With the monsoon season upon them, there are serious concerns about the safety of the Rohingya refugees stranded on the muddy hills of the border area between Bangladesh and Myanmar.
The United Nations refugee agency and its partners have been ramping up efforts to help Bangladesh’s bid to mitigate some of the expected impacts of the rainy season of May and June, during which, according to an initial risk analysis, at least 100,000 Rohingya refugees could be in grave danger from landslides and floods.
Those on the ground fear the rains will cause loss of life, destroy the bamboo and plastic shacks, block access roads, and potentially turn the area into a breeding ground for contagious disease. The government of Bangladesh has acknowledged and committed to addressing these concerns, while the UN and its humanitarian partners have set up an emergency preparedness group to coordinate these efforts.
A ministerial delegation from the member states of the Organization of Islamic Cooperation are visiting the refugee camps on Friday to assess the situation on the ground and determine ways to provide more assistance to Bangladesh and help the Rohingya end their ordeal.
Several Muslim countries and NGOs have been working on the ground and delivering humanitarian aid but, with over a million refugees and hundreds more arriving every day, the situation could explode into a deadly catastrophe, especially when considering the possibility of cyclones, which are common in this region at this time of year.
An OIC delegation visited the camps in January following the exodus of hundreds of thousands of Rohingya Muslims from Myanmar into Bangladesh after Aug. 25, 2017, when the military and Buddhist mobs torched their homes, wiped out their villages and persecuted them in the northern Rakhine state of Myanmar. The UN described the military offensive in Rakhine, which provoked the exodus, as a “textbook example of ethnic cleansing.”
The OIC delegation heard first-hand accounts from the Rohingya of acts of torture, rape and murder perpetrated against them. The bullet scars on their frail bodies, the burns and injuries were clear evidence of persecution. No one was spared — men, women, old or young, children and even infants.
The government of Myanmar, a predominantly Buddhist country, denies the Rohingya citizenship and even excluded them from its 2014 census, refusing to recognize them as a people. It sees them as illegal immigrants from Bangladesh.
With over a million Rohingya refugees and hundreds more arriving to the border area between Bangladesh and Myanmar every day, the situation could explode into a deadly catastrophe.
Before August 2017, there were already more than 300,000 Rohingya refugees living in camps, makeshift settlements and with host communities, who had previously fled following similar waves of violence against them. With the arrival of this latest influx, it means that more Rohingya now live in Bangladesh than in their homeland. As of last month, there were more than 1.1 million forcibly displaced Myanmar nationals in Bangladesh. The UN says the Rohingya’s situation is the “world’s fastest-growing refugee crisis.”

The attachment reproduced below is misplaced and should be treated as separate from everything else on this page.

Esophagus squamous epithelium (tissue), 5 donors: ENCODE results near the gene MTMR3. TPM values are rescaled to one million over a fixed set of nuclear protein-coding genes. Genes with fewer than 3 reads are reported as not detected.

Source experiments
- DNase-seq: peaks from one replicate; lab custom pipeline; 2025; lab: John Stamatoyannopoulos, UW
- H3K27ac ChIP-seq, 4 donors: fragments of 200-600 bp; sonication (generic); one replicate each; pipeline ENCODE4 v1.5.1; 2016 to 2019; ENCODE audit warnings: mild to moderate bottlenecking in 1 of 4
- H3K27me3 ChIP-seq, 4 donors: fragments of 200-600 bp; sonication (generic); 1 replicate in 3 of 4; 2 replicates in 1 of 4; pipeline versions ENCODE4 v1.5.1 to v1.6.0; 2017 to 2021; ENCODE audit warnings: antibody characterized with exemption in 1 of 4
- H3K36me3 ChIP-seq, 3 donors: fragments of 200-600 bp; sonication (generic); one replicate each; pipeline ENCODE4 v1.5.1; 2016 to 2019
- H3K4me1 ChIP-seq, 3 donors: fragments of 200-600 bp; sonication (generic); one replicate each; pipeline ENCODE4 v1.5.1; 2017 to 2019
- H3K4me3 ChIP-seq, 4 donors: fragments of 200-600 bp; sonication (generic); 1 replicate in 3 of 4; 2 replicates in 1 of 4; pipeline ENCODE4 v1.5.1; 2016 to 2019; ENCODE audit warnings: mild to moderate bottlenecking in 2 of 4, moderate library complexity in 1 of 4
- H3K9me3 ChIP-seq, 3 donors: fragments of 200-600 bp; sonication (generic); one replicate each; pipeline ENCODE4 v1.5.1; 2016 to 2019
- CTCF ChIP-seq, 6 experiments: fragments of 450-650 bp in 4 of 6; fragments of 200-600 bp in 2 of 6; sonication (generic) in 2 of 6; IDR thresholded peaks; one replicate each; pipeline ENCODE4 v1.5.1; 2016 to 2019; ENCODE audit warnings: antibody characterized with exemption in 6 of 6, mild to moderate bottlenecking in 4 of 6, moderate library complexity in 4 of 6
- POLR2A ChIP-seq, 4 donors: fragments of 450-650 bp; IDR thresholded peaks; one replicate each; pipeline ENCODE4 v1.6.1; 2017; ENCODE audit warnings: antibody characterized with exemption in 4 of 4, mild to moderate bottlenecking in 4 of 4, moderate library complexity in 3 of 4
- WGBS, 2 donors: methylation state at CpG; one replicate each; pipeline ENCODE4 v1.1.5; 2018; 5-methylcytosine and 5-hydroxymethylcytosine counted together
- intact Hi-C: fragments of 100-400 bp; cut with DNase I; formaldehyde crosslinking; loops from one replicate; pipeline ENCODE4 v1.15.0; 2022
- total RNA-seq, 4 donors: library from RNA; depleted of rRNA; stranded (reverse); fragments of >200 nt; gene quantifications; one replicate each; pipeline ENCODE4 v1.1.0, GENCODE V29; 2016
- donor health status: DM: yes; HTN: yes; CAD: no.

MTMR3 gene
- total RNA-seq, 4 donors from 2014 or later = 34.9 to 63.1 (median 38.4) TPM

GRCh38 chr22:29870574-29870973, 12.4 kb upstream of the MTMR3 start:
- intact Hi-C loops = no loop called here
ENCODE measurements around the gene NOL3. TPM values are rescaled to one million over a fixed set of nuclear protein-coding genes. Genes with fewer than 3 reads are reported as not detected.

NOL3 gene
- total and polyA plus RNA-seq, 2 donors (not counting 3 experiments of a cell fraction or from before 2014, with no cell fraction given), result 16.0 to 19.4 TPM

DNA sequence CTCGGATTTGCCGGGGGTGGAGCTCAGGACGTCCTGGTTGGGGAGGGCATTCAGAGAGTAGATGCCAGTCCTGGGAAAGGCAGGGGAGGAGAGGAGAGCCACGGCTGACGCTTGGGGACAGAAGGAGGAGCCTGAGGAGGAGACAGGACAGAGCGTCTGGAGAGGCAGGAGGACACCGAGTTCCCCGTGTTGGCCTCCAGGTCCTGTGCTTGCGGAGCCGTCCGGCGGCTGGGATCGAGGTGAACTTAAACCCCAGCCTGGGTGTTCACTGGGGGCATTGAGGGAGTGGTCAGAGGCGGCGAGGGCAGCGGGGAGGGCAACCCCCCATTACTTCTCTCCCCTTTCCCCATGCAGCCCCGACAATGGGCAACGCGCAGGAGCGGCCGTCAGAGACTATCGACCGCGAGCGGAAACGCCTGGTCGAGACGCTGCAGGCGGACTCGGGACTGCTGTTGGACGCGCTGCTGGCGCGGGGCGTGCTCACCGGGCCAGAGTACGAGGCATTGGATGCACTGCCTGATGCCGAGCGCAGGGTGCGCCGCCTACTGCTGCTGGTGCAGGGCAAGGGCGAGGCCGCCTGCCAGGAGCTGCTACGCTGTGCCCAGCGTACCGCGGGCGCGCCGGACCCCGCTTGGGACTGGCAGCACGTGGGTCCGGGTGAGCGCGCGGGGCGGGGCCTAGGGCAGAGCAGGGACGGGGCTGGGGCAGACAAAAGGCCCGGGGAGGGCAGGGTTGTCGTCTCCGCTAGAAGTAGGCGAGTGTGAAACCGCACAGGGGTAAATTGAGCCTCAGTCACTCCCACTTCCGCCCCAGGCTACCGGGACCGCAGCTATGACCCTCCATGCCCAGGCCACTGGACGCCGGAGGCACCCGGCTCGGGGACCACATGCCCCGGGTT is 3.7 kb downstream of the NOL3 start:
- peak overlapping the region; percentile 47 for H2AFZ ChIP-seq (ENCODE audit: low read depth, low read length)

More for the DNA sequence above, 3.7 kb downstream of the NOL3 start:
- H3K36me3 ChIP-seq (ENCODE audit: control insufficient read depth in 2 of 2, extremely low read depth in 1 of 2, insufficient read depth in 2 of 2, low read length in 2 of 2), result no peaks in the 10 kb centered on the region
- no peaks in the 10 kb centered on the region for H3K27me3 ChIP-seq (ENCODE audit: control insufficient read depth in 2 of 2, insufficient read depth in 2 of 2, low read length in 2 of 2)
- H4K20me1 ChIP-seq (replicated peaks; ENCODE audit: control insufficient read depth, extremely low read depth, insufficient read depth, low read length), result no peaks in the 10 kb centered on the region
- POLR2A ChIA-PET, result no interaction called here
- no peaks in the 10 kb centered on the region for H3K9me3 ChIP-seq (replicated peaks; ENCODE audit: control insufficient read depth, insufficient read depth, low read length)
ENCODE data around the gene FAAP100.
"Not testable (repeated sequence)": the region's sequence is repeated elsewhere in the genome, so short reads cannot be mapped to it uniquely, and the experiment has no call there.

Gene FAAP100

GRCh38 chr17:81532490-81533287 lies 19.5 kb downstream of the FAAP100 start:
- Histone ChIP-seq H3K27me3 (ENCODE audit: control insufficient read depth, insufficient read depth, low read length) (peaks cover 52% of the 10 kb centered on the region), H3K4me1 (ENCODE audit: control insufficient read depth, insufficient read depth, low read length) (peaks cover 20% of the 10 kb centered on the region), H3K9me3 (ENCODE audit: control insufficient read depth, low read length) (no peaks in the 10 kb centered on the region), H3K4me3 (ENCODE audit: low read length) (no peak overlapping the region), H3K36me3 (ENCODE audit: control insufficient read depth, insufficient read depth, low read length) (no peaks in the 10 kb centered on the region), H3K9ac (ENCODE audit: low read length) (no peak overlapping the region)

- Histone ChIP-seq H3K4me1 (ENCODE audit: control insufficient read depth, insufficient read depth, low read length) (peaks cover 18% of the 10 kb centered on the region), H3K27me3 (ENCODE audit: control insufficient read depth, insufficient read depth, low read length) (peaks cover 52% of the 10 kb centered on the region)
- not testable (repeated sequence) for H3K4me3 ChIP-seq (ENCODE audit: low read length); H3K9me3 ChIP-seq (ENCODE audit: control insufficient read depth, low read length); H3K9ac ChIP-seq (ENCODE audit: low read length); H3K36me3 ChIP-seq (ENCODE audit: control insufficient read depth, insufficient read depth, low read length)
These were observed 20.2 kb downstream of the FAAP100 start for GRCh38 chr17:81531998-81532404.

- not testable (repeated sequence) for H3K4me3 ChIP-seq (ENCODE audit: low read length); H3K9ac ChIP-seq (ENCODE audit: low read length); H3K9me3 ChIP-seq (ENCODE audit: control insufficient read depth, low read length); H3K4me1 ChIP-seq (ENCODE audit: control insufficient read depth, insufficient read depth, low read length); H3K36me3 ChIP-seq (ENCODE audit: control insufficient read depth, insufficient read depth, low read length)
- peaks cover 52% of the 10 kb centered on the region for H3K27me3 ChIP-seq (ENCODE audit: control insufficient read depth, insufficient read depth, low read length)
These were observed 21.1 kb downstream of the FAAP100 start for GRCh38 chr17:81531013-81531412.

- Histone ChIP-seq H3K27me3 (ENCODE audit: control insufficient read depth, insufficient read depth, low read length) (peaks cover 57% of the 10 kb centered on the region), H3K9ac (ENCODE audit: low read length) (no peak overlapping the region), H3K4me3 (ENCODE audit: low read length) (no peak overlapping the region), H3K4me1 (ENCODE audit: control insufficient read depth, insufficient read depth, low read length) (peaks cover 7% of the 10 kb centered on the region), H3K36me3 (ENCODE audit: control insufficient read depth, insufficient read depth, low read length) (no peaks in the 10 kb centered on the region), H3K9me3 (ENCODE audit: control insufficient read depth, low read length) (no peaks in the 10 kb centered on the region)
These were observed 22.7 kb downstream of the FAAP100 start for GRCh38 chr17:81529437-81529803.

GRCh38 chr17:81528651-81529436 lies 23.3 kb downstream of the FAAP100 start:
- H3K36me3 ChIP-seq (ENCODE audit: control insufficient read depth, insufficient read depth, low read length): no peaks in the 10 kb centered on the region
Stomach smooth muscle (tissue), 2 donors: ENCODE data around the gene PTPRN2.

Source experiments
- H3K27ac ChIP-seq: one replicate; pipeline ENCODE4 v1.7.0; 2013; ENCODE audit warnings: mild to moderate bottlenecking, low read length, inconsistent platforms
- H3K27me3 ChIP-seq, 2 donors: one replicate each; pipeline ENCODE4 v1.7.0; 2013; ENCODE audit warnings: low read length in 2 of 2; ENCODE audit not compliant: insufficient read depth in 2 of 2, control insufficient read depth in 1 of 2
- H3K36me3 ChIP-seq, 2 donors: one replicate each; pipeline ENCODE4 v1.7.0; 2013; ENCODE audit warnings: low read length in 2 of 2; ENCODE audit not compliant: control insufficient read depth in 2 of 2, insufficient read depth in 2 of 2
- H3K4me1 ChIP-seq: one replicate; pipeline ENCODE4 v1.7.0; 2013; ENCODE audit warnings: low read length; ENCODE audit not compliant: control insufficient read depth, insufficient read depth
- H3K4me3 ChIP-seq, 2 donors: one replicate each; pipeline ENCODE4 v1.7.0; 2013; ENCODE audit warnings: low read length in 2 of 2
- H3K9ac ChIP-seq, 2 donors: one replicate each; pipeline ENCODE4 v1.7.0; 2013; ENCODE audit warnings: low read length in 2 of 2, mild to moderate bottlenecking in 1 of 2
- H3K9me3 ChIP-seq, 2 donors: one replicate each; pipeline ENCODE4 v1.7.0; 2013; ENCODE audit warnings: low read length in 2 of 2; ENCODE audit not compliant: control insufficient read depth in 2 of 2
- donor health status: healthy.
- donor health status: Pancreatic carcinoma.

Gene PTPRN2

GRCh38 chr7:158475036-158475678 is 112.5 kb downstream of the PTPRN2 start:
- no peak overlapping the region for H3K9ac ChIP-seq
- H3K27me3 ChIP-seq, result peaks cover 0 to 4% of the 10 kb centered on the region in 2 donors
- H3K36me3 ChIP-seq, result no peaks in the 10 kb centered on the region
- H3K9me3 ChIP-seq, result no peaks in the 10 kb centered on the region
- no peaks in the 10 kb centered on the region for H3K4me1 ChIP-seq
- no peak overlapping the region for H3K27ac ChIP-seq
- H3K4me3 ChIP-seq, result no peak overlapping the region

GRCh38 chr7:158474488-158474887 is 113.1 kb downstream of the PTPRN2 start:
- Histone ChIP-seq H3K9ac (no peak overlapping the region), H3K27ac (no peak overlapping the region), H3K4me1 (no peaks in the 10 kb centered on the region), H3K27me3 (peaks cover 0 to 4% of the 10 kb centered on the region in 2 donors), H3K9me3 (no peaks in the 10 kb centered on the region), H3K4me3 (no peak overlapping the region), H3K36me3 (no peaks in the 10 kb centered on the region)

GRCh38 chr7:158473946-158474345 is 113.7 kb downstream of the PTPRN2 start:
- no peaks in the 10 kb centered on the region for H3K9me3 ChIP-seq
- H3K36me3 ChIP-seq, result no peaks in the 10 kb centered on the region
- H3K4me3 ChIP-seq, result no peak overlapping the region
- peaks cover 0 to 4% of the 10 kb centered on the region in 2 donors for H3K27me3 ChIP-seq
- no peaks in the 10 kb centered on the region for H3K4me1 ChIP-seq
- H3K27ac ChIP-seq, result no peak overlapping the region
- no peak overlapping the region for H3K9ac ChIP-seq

The annual conference of the foreign ministers of the OIC member states is being hosted by Bangladesh this weekend. The Rohingya crisis will be front and center of their deliberations.
The Bangladeshi government would like to ensure a sustainable and voluntary return of the Rohingya to live in safety, security and dignity, but there has to be monitoring and guarantees. Following international pressure, Myanmar signed an agreement with Bangladesh last November for the repatriation of Rohingya refugees to Rakhine state. Transfers were due to begin in January but there have been repeated delays at Myanmar’s end.
Unless the government of Myanmar gives the Rohingya their denied citizenship rights, there will be little progress. The repatriation agreement still has many aspects that have not been worked out. It remains uncertain whether the Myanmar authorities are sincere in their claim that they will take back Rohingya refugees, and if they will do so in a safe and dignified manner. Although Bangladesh has indicated it would like to start with the return of 100,000 Rohingya, there are reports that Myanmar wishes to begin with 4,500 Hindus who are also refugees in Bangladesh. This does not inspire confidence in the Myanmar government’s intentions. In any case, the UN has expressed concern about the return of refugees given the situation in Rakhine.
After seeing for themselves the conditions facing Rohingya refugees in the camps of southern Bangladesh, as well as the homes they fled in Myanmar, members of the UN Security Council this week called for them to be allowed a safe return.
Speaking to the press at the end of a four-day visit to Myanmar and Bangladesh, Security Council members highlighted the need to establish conditions within Myanmar that would allow the “safe, voluntary and dignified return” of refugees, as well as accountability for the human rights violations that prompted the exodus. They also reiterated the need to ensure refugees’ security.
International oversight is essential because sending refugees back to where they have just escaped torture, and where it has been made clear to them they are not welcome, needs a lot of ground work and help for the community to heal. So far Myanmar has not been cooperative in agreeing to let international human rights and humanitarian organizations reach Rakhine State or even enter Myanmar to investigate conditions and provide assistance, so it remains doubtful if they will allow observers to monitor the repatriation process and ensure that the Rohingya Muslims are not be subjected to another round of violence and persecution.
- Maha Akeel is director of the Public Information and Communication Department at the Jeddah-based Organization of Islamic Cooperation (OIC). Twitter: @MahaAkeel1